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But the first shop that I remember importing soul from the USA was called Transat Imports, located in a bare basement in Lisle Street. This was early 1962 perhaps. They had all the stuff on labels like Duke, Chess, King, as well as music on a label from, say, New Orleans as well - that basement was where I saw Barbara George‘s album on AFO for example.
I think he also carried 45s too, but I used to buy the albums. I bought It’s Alright by the Impressions, Bobby Bland’s Call Me, James Brown‘s Showtime on Mercury about a week after it came out in the US. Steve Barrow Interview Modculture

Can you remember where you bought them? There was a street in Soho, Lisle Street, I think it was. It was lined with shops selling ex-army surplus electrical stuff. There would be all these men in grubby brown macs gazingly longingly into the windows at radio valves and cathode ray tubes. The sort of men who a generation later would be looking in the porn shops.
It was really difficult to buy any Blues records and I heard of this basement in Lisle Street where on Saturday mornings they sold Blues Records. I went down the steps and it was like stumbling on Aladdins cave. There we all were furtively looking through the racks of Crown albums. It was like a freemasonry discovering other people who liked this music. That's where I bought the Hooker.
TOM McGUINNESS

I met the bloke, Bob something, who ran Tran Sat at the Barbican a couple of times. he got into the record business when he wrote a letter to Stax telling them how much he liked their stuff, they wrote back, astonished any one in the UK had heard of Stax and invited him to sell them here. His dad made him sell the business (to Richard Branson he said). When I said you must have a great record collection he said 'seen me throught two marriages!' Comment:-DJ Testify

What great times they were. Making my way up to London with a couple of pals on a Saturday morning to look at and buy Jan and Dean and the Beach Boys albums. The longest queue was for Pet Sounds and the owner was getting more and more worried as the albums were late arriving. Also remember looking at the adverts in the Record Mirror, there was always something to interest me at Transat. Wonderful times they were and just how much did I spend there!!!! Comment: John Cordell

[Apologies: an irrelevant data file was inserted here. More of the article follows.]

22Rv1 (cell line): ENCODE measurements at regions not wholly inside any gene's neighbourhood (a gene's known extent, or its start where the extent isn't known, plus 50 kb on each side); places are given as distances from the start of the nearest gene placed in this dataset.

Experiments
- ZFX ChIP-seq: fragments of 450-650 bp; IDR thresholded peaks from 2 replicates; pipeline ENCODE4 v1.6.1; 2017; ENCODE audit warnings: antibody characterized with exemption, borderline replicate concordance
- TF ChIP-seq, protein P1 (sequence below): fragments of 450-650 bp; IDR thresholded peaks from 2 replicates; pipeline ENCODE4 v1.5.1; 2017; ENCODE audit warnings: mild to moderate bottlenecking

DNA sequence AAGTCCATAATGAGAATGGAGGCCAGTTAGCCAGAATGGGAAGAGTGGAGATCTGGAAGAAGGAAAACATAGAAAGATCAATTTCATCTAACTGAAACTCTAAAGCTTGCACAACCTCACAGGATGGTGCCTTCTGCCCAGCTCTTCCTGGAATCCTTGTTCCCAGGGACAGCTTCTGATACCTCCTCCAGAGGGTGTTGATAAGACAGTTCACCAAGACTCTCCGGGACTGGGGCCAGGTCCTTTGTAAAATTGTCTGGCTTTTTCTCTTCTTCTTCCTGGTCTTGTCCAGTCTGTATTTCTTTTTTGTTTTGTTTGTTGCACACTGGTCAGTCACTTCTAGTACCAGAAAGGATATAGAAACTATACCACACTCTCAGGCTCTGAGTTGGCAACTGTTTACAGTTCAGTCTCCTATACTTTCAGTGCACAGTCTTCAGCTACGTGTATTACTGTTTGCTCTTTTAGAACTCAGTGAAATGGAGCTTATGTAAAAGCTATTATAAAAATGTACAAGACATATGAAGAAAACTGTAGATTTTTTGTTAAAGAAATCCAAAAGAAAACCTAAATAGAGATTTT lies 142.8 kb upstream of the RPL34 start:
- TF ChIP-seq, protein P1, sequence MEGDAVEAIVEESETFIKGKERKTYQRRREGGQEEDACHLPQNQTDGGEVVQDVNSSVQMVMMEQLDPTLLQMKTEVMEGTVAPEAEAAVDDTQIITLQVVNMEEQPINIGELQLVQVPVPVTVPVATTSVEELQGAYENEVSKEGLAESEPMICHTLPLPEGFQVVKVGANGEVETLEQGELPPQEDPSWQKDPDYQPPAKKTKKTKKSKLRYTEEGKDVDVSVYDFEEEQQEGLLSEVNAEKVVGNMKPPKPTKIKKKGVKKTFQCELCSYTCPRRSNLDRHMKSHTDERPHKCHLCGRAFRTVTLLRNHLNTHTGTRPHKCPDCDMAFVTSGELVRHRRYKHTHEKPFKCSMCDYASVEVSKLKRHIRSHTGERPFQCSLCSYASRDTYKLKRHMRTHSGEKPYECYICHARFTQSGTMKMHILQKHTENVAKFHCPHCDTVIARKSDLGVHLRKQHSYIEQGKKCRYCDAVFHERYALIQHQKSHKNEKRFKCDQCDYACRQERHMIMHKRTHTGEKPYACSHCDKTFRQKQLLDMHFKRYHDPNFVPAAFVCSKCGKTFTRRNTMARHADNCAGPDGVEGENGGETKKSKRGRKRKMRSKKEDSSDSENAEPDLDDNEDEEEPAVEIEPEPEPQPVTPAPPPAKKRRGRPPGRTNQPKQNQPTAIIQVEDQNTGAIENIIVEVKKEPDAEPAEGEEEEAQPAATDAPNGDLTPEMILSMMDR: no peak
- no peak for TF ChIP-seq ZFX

This shop is referenced in the book ' A Mod Anthology' as source of US imports.

(May 24, 2012) Jim Loader said:I remember Transat quite well. I lived in London in 66/67 and would go there when I had spare cash... which wasn't often. I bought the Frank Frost LP on Phillips International there, Etta James Rocks the House etc. It was the THE place to go for imports on a Sat. morning. Good memories.

(April 25, 2015) Mick and Keith told a customer he's the right choice of record- 'Baby, I Need Your Love'.

(April 26, 2015) I worked in the area around 1963-1968 and frequently spent lunch times in the record shops.
I particularly remember TRANSAC in Lisle St a basement on Fridays that sold USA imports saw Mick Jagger and Keith Richards there once. Comment: John Fitzgerald.

Transat Imports, where one could find records that would never have been released in Britain, was located in a basement at 27 Lisle Street in Soho’s Chinatown. Immediately after WWII, the street had been lined with shops selling electrical equipment and radio parts, much of it decommissioned from military use. Red lights showed at windows above the shops; postcards at the door advertised French Maid, and Large Chest for Sale. By the mid-1960s, most of the electrical goods outlets had moved north to Tottenham Court Road. The red lights and postcards remained. Extract from Teenage Dreams My Life as a Soul Boy. Mick Brown ( 2021)


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